BY MADELINE FITZGERALD ’21
Too often, the most noble of institutions and the most admirable of ideas are the ones which, when instituted, quickly become the most disappointing and meaningless. Today, the EU clearly illustrates this phenomenon. Their website states that the EU aims to “combat social exclusion and discrimination” and claims that values such as equality and respect for human dignity “are common to the member countries in a society in which inclusion, tolerance, justice, solidarity and non-discrimination prevail.” These goals, however, belie a major issue. Hungary is a member country. Hungary, where a quasi-state-owned media promotes bigotry. Hungary, where the prime minister brags about his “illiberal democracy.” Hungary, where the government erodes liberty, in all its forms. If the EU truly stands for its claimed values, it cannot continue to stand with Hungary.
Viktor Orban, a far-right authoritarian, is now beginning his third term as Hungary’s prime minister. His party, Fidesz, campaigns on hardline anti-refugee policies. In recent attack ads, the Fidesz photoshopped the image of George Soros, a billionaire, left-wing donor, to give him a longer nose — an anti-Semitic tactic. Soros’ spokeswoman described this as “right out of the Goebbels playbook,” according to the New York Times.
In the years following the collapse of the Soviet Union, Fidesz was a liberal party and Orban was a young student leader who promoted tolerance and equality. The party’s current far-right affiliation is the result of calculated efforts over several years to gain control of Hungary. In the most recent elections, Orban’s victory was practically guaranteed. He faced a fragmented opposition which had no chance controlling of Hungary’s parliament. Compounding the issue, Orban’s allies quashed the free press. Pro-government elites now own the majority of the Hungarian press. Hungarian journalist, Paul Lendvai, said, “There is no New York Times or CNN. There are no free newspapers or television. They eliminated them.” In addition to consolidating the media, Orban forced out dozens of judges and altered election laws to make conditions more favorable for Fidesz.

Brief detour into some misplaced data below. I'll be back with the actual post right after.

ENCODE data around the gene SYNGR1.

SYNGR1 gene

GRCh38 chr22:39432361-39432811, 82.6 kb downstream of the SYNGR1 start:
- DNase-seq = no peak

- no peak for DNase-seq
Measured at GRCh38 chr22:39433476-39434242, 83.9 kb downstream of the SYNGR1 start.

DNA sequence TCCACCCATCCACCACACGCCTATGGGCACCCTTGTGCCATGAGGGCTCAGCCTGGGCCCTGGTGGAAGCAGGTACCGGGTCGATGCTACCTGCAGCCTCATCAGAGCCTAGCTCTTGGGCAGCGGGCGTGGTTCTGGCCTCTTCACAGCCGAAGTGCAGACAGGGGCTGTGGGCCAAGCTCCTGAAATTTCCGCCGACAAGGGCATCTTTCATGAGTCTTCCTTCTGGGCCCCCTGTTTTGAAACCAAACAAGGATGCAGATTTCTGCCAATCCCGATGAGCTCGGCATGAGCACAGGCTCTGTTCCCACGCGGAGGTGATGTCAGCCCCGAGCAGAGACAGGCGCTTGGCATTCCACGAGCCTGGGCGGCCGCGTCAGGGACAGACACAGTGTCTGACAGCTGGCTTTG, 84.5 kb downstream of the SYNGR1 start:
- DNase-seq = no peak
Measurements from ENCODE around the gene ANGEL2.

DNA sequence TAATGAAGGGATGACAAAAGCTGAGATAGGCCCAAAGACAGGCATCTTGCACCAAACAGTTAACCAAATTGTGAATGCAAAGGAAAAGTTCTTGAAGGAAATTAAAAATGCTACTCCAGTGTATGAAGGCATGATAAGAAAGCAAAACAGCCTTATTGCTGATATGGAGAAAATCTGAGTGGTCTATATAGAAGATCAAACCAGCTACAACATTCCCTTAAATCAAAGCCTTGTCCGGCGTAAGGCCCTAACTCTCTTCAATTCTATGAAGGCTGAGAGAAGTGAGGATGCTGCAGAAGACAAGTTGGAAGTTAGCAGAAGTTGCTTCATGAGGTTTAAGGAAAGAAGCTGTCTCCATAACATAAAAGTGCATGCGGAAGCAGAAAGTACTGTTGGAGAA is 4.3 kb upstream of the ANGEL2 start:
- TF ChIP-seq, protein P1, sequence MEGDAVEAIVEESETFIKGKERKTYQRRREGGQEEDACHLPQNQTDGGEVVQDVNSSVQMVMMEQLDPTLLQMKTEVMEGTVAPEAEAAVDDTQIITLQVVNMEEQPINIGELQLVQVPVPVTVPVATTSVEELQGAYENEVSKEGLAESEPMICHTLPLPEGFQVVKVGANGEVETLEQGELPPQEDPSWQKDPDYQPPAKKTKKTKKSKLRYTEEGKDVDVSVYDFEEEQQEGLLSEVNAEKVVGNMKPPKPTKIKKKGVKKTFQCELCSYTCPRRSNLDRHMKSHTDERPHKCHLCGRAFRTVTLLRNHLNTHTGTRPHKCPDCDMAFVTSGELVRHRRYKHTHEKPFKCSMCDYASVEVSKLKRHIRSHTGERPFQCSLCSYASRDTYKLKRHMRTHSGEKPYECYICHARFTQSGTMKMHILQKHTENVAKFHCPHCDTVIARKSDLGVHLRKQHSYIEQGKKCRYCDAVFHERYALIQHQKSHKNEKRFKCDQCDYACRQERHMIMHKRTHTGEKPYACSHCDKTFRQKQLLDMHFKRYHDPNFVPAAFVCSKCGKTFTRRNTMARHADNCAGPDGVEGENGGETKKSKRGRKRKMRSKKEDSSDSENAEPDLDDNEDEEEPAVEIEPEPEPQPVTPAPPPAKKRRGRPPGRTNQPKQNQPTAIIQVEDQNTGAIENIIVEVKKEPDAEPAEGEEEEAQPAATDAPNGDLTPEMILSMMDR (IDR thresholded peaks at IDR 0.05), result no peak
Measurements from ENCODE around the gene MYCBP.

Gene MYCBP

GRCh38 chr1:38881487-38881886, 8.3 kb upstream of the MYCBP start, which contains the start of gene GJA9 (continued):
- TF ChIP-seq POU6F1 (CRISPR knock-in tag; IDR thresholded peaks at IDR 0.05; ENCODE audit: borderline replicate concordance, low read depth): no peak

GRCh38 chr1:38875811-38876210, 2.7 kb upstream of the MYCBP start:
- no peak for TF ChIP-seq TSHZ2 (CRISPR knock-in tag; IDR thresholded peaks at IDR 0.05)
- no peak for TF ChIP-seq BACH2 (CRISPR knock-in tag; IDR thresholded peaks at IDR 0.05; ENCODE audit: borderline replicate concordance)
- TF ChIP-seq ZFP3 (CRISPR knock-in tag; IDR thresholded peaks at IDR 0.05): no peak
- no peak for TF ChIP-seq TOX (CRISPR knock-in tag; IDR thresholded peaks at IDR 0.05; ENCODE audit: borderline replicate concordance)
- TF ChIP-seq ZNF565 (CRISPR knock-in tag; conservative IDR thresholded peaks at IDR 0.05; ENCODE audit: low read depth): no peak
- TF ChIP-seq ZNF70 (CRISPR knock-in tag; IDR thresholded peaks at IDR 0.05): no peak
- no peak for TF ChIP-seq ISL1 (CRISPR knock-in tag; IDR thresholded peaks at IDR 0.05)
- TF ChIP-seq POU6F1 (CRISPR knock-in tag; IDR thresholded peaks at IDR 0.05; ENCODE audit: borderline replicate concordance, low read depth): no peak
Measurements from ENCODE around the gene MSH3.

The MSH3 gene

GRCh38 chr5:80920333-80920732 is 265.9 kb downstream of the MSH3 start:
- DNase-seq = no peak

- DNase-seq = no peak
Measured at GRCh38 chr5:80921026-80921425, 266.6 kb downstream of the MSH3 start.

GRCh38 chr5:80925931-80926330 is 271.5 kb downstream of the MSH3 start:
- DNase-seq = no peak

After devastating electoral defeats in the early 2000s, Fidesz was able to regain control of Hungary by espousing an anti-migrant platform. Since gaining power, the party continues to promote bigotry. In 2015, months before Donald Trump’s infamous border wall was first proposed, Orban erected a wire fence around Hungary to keep out refugees. Last month, Orban’s Chief of Staff, Janos Lazar, posted on Facebook that allowing Muslims in Hungarian cities would bring “crime, impoverishment, dirt, filth and impossible urban conditions,” according to ABC News. The U.N. Human Rights chief publicly described Lazar as a racist. Yet the EU remains largely silent on Hungary’s leadership.
Certainly, individual European leaders have condemned Orban. Notably, Angela Merkel, chancellor of Germany, and Jean-Claud Juncker, president of the European commission, have criticized his policies and character. The European Commission sued Hungary to correct its discrepancies with EU law. It cannot be ignored, however, that Hungary remains an EU member state and has received 34 billion euro from Brussels. For eight years the EU has attempted to change Hungary. The situation has not improved; in fact, it’s now worse.
The EU must take punitive actions. Using Article Seven of the EU charter, they can suspend Hungary’s voting powers. Following that, Brussels should sharply reduce funding. These actions may seem harsh and could further alienate Hungarian affection from the EU; Hungarians, however, need the EU. It will be virtually impossible for the nation to function in a modern Europe without the financial or political backing of the union.
The EU is an important superpower which risks losing all meaning and credibility by continuing to support Hungary.
In an era when the far right has gained renewed relevance and power, such a message of tacit approval for authoritarianism is dangerous.
Not long ago, Hungary had aspirational liberal ideals. Orban lost his position as prime minister in 2000. Four years later, Hungary entered the EU. The Hungarian people once desired the EU. In its absence, they could desire it again. Even if they do not, why should a union based on ideals of human rights and dignity confer any of its benefits to a racist authoritarian state?